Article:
but with the precious blood of Christ, a lamb without blemish.”
“Jesus loves us 
and has freed us form our sins by his blood.”
“If we walk in the light, as he is in the light, 
we have fellowship with one another, 
and the blood of Jesus his Son cleanses us from all sin.”

Speaking of the blood of Jesus is just a shortcut way of speaking of his atonement.  And that atonement has far-reaching implications for our lives:
it is enough for all our sin;
it never wears out;
we never stray so far from God that we cannot be washed and reclaimed;
and the knowledge of that powerful redemption speaks peace to our troubled souls.

A little over 50 years ago, a 14 year old boy, in his first attempt to write a song, put those simple gospel truths to some music he had written; and so, Andrae Crouch’s song “The Blood Will Never Lose Its Power” was born.  It would be followed by over 300 more songs, but none would provide greater comfort and assurance to troubled souls than this one.

~Pastor Bert Hitchcock

The Blood Will Never Lose Its Power
Andraé Crouch

Verse 1:
The blood that Jesus shed for me, 
Way back on Calvary; 
The blood that gives me strength
From day to day, 
It will never lose it’s power.

It reaches to the highest mountain, 
It flows to the lowest valley; 
The blood that gives me strength
From day to day, 
It will never lose it’s power.Verse 2:
It soothes my doubts and calms my fears, 
And it dries all my tears; 
The blood that gives me strength
From day to day, 
It will never lose it’s power.
Or a more authentic and wonderful Black Gospel version, set in the celebration of the Lord’s Supper.

Listening Through Lent: Nearer to Thee

So he came to a certain place and stayed there all night, because the sun had set. And he took one of the stones of that place and put it at his head, and he lay down in that place to sleep. Then he dreamed, and behold, a ladder was set up on the earth, and its top reached to heaven; and there the angels of God were ascending and descending on it…”
Genesis 28:11-12


In articulo mortis
Caelitus mihi vires
Deo adjuvante non timendum
In perpetuum
Dirige nos domine
Ad augusta per angusta
Sic itur ad astra

At the moment of death
My strength is from heaven
God helping, nothing should be feared
For ever
Direct us, O Lord
To high places by narrow roads
Such is the path to the stars
Ever upward


1. Nearer, my God, to thee, nearer to thee!
E’en though it be a cross that raiseth me,
still all my song shall be,
nearer, my God, to thee;
nearer, my God, to thee, nearer to thee! 2. Though like the wanderer, the sun gone down,
darkness be over me, my rest a stone;
yet in my dreams I’d be
nearer, my God, to thee;
nearer, my God, to thee, nearer to thee!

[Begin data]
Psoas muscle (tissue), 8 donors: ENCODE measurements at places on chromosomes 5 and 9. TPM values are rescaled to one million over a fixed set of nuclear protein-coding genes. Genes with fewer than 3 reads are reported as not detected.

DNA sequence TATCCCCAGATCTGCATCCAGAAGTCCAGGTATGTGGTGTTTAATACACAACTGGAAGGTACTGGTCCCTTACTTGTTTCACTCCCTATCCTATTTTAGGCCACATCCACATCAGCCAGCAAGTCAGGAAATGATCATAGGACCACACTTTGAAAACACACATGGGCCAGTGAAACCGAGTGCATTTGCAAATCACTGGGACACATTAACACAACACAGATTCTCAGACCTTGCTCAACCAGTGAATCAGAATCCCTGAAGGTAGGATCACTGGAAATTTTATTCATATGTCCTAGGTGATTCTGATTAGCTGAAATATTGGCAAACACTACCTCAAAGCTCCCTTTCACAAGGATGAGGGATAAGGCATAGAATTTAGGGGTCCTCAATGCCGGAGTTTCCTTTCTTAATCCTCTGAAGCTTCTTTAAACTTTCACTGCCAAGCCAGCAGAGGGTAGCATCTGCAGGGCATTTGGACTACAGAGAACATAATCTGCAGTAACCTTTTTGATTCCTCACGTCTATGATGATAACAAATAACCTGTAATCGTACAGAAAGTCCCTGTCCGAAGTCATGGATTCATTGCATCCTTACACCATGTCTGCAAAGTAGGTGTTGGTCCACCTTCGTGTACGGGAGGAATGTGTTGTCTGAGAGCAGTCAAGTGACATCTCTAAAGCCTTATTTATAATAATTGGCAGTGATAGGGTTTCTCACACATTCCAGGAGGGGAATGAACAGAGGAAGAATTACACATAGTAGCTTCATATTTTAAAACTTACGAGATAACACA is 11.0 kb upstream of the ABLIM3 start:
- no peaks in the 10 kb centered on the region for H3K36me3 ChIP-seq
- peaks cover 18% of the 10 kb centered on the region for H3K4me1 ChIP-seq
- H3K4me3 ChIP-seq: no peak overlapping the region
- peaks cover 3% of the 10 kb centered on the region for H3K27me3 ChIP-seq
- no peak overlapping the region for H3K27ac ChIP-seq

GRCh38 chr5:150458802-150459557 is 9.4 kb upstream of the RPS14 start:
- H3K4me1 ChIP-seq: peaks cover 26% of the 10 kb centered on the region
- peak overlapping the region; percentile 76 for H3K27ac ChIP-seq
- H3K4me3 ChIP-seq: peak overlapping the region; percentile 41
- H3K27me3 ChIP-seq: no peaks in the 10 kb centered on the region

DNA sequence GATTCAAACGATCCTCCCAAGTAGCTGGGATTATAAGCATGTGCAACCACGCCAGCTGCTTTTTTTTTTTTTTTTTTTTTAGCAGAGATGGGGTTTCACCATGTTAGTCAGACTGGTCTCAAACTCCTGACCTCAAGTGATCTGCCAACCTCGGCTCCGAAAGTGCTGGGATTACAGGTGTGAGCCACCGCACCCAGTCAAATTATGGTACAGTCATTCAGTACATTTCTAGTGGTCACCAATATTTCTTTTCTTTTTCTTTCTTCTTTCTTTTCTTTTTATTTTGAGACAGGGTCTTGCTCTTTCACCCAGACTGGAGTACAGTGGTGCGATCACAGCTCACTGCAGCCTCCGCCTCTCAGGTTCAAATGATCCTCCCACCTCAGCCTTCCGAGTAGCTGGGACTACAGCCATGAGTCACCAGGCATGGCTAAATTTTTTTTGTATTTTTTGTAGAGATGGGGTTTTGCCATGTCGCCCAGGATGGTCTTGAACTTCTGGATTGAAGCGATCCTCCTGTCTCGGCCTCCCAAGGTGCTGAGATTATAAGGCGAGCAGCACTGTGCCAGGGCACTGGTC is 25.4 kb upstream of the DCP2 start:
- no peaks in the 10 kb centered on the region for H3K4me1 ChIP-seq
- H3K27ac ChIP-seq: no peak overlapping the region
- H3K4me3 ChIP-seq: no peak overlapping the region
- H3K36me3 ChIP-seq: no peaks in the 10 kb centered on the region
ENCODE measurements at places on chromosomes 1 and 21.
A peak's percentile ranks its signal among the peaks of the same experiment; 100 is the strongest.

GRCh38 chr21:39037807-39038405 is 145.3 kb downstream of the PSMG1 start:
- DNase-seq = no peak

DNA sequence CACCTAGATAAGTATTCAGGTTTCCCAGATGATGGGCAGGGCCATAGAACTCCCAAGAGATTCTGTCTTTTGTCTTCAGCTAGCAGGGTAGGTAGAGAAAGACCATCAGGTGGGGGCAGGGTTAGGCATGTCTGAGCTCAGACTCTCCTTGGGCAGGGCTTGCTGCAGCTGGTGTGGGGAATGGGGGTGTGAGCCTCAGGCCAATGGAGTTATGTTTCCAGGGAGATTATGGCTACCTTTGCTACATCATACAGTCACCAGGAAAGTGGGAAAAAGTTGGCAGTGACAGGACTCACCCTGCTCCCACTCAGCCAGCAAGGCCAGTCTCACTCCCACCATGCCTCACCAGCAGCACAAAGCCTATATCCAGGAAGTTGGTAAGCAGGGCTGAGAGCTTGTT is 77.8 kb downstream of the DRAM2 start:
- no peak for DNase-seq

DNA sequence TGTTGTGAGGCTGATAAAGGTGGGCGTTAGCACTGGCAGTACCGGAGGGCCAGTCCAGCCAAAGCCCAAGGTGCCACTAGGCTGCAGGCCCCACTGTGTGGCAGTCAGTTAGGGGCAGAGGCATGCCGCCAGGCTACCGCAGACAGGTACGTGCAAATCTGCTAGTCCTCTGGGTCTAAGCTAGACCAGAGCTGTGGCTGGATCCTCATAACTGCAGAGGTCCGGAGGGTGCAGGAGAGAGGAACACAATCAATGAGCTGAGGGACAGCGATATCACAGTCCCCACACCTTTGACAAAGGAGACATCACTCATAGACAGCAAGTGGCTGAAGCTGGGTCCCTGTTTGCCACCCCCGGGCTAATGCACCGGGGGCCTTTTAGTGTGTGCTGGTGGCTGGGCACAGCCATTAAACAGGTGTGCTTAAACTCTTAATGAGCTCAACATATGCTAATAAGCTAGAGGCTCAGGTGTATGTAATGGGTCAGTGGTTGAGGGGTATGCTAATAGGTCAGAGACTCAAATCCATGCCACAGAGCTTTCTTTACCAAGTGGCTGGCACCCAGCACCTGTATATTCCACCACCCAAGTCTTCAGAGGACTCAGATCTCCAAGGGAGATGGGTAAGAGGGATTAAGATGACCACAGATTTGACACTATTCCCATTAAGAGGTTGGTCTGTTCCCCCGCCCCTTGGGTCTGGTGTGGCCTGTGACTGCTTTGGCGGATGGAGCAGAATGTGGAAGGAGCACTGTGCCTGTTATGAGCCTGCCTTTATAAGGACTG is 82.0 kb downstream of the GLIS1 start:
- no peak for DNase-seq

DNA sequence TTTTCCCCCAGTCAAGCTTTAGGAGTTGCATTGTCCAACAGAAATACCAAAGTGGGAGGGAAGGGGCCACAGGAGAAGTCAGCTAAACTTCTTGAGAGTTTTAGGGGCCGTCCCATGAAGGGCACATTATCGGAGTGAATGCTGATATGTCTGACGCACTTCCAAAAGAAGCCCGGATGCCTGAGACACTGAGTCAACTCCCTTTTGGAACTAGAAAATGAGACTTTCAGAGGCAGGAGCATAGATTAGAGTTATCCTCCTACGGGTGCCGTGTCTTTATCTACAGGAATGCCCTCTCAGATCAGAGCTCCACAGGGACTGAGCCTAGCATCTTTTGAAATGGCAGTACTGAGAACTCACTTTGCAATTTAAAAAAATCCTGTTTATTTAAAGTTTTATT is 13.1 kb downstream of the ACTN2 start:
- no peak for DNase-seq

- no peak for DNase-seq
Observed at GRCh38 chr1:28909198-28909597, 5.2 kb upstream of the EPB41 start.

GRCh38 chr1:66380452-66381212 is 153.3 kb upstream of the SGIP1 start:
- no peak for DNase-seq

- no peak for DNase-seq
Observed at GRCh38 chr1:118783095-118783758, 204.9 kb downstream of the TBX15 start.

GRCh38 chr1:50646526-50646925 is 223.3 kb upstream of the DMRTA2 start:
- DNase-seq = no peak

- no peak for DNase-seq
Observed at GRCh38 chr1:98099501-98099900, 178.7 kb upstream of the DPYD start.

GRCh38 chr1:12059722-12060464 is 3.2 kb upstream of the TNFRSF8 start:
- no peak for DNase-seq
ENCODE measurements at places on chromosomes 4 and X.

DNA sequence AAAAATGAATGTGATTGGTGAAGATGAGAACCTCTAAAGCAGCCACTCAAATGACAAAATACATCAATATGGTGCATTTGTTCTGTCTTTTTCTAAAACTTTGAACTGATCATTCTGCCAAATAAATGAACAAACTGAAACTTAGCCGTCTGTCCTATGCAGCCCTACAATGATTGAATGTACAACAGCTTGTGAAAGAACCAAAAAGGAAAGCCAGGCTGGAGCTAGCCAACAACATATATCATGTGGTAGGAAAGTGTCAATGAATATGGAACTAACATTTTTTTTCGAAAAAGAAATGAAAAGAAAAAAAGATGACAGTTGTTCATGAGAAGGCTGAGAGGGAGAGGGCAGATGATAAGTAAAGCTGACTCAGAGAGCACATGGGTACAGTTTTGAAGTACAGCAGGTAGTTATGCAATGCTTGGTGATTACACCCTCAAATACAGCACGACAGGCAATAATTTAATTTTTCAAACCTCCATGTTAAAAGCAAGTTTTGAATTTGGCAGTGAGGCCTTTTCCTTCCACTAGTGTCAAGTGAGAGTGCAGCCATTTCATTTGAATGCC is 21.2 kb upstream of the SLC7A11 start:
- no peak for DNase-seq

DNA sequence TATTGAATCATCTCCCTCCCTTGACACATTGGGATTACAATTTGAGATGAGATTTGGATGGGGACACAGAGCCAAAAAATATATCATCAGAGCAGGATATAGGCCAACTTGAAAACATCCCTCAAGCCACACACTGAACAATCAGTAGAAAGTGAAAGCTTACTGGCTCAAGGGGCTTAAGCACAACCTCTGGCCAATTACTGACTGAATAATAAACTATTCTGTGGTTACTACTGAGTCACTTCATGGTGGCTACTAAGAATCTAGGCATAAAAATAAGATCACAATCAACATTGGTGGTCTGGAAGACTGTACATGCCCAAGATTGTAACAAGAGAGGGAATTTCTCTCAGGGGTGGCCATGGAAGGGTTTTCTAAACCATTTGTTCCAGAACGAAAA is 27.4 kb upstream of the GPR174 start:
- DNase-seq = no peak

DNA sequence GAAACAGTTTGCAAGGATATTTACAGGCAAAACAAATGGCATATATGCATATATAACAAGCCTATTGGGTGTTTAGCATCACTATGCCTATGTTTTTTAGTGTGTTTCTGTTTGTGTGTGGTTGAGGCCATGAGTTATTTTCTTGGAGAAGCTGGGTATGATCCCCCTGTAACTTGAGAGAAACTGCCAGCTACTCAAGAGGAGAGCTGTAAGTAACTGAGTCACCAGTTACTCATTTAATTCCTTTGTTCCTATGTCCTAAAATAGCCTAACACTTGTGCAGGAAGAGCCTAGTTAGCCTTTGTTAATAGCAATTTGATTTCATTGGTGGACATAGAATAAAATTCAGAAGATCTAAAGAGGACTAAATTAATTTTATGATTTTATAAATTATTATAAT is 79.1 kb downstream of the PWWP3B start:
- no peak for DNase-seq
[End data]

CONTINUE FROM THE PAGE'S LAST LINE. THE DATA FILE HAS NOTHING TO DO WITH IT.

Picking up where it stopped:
3. There let the way appear, steps unto heaven;
all that thou sendest me, in mercy given;
angels to beckon me
nearer, my God, to thee;
nearer, my God, to thee, nearer to thee!

4. Then, with my waking thoughts bright with thy praise,
out of my stony griefs Bethel I’ll raise;
so by my woes to be
nearer, my God, to thee;
nearer, my God, to thee, nearer to thee!

5. Or if, on joyful wing cleaving the sky,
sun, moon, and stars forgot, upward I fly,
still all my song shall be,
nearer, my God, to thee;
nearer, my God, to thee, nearer to thee!
~Lowell Mason


Listening Through Lent: Surely He Died

Calvary, Calvary,
Calvary, Calvary,
Calvary, Calvary,
surely he died on Calvary.

Every time I think about Jesus,
every time I think about Jesus,
every time I think about Jesus,
surely he died on Calvary.

Don’t you hear the hammering?
Don’t you hear the hammering?
Don’t you hear the hammering?
Surely he died on Calvary.

Don’t you hear him calling Father?
Don’t you hear him calling Father?
Don’t you hear him calling Father?
Surely he died on Calvary.

Don’t you hear him say “It is finished?”
Don’t you hear him say “It is finished?”
Don’t you hear him say “It is finished?”
Surely he died on Calvary.

Make me trouble thinking ’bout dying,
make me trouble thinking ’bout dying,
make me trouble thinking ’bout dying,
surely he died on Calvary.

Jesus furnished my salvation.
Jesus furnished my salvation.
Jesus furnished my salvation.
Surely he died on Calvary.

Sinner, do you love my Jesus?
Sinner, do you love my Jesus?
Sinner, do you love my Jesus?
Surely he died on Calvary.
~African-American Spiritual


“It is possible and imperative that we learn
A brave and startling truth
And when we come to it
To the day of peacemaking
When we release our fingers
From fists of hostility
And allow the pure air to cool our palms…”
~Maya Angelou


Christ released us
to unclench our fingers,
stop making fists,
to trust His way of making peace
through sacrifice.